In Septemeber 2008, I traveled 6000 miles to Haiti's Kenscoff mountains. My mission: to care for some of the orphaned and abandoned, the sick, malnourished and premature infants of this beautiful but beleagured Caribbean nation.

Sunday, 26 June 2011

Glowing With Pride

There are some exceptional children in my nurseries. Although I all ready knew this, my instincts were confirmed this week by assessments that were performed by a Doctor of clinical psychology. Among her findings:

Kelly, a NICU baby who has struggled with anemia since his premature birth, is developing better than expected, considering his level of prematurity.

Baby Sarah, born 5 weeks prematurely, and growth-retarded in the womb, battled pneumonia, possible septicemia, and electrolyte abnormalities in her first weeks of life... the word superior was used to describe some areas of her development for her age. We expected that it would take several months for Sarah to catch-up with other babies, her age.

That same adjective, 'superior', was used to describe baby Frantz, who, at not even a month old, was holding his head up, smiling and and batting toys with his arms.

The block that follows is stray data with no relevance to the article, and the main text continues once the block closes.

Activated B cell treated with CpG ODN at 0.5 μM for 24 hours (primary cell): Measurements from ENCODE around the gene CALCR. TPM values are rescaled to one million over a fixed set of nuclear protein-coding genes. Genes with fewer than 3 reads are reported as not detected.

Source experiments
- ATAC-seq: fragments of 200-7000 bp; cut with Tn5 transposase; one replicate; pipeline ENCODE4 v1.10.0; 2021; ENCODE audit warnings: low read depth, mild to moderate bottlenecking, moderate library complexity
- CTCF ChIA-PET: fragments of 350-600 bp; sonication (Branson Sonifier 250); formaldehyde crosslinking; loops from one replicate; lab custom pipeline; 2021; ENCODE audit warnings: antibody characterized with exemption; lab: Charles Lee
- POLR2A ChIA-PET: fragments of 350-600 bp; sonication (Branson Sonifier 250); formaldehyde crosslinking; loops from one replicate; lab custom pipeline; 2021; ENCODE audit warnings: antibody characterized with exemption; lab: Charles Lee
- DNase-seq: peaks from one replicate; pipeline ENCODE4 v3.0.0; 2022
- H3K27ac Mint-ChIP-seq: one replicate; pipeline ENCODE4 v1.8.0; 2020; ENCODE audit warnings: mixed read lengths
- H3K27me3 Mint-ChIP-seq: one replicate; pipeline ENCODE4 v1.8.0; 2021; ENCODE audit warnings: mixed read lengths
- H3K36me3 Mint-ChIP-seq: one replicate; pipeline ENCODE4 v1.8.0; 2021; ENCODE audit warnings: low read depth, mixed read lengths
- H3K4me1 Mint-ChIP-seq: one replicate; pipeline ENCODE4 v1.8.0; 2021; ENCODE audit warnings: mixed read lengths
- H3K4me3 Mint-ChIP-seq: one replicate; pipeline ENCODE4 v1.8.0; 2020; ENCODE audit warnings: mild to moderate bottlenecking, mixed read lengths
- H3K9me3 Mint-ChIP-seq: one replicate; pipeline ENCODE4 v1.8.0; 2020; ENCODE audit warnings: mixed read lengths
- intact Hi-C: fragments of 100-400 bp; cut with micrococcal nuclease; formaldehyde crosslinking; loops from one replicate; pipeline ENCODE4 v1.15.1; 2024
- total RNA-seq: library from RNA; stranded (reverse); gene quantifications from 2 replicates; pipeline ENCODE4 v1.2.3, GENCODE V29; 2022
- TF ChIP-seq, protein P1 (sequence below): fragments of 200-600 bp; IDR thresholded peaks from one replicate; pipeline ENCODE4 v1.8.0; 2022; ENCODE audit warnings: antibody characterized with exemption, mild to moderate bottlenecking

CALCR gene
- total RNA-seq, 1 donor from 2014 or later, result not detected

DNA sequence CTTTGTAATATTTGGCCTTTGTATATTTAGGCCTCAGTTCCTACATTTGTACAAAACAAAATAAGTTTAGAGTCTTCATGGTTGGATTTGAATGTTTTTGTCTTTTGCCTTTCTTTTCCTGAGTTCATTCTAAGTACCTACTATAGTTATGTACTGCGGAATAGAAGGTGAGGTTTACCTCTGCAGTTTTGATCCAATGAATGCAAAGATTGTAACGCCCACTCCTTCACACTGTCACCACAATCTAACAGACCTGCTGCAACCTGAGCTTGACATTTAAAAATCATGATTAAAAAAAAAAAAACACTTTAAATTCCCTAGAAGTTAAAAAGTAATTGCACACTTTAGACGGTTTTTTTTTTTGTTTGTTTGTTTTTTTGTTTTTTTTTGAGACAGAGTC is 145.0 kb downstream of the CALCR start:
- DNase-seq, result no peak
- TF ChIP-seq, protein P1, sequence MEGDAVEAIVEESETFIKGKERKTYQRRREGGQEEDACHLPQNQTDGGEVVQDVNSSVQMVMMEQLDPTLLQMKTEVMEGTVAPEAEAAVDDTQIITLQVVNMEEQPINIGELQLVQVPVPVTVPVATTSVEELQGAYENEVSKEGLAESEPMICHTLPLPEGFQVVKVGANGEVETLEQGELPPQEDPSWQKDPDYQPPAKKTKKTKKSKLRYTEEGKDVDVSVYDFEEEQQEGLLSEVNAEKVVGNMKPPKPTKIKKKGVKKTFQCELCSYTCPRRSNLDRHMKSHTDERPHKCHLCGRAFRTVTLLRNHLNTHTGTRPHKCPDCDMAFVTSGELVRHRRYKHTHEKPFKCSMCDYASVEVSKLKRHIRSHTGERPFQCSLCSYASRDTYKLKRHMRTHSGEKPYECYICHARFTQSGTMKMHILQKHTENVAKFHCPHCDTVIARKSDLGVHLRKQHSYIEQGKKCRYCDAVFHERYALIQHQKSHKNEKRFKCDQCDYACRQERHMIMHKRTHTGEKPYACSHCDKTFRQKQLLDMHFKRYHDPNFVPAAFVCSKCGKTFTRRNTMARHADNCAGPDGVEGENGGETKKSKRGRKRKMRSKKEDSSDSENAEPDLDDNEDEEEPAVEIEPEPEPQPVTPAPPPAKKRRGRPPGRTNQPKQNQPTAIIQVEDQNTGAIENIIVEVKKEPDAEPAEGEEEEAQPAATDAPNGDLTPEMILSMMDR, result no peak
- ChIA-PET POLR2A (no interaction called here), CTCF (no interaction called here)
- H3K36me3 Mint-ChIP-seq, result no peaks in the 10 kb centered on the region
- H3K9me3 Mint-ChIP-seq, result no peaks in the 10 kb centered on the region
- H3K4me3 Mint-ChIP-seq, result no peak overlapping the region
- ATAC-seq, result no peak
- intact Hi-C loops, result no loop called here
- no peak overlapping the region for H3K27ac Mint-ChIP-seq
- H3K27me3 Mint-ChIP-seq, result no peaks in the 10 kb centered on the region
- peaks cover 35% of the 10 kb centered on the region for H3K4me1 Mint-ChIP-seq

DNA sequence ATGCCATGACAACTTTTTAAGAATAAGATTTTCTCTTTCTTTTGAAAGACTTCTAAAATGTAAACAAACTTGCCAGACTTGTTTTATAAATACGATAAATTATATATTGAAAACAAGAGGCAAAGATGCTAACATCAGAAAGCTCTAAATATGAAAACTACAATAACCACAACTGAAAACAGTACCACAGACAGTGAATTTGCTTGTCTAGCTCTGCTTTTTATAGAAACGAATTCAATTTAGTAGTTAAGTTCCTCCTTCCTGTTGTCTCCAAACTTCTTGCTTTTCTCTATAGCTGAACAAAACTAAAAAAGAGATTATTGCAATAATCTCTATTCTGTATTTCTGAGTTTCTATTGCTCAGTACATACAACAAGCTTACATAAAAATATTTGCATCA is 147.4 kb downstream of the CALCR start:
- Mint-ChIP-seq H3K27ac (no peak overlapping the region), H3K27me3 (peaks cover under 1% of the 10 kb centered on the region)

Whoever said I was a biased judge where these little ones are concerned may have had a point. The psychological reports seem to suggest though, that my assessments are also accurate, valid and reliable, despite the bias. :-D

I am very excited to watch these babies grow and develop but I am equally excited by their personalities and unique strengths here and now.

I am also glowing with pride, and I don't believe that there is anything wrong with that.

1 comment:

Elizabeth Rogers said...

Susan, you bless every one of these children by "glowing with pride" over their strengths. And to add to your list of superlatives, our pediatrician deemed Ken "developmentally advanced" at his first visit here in Nashville!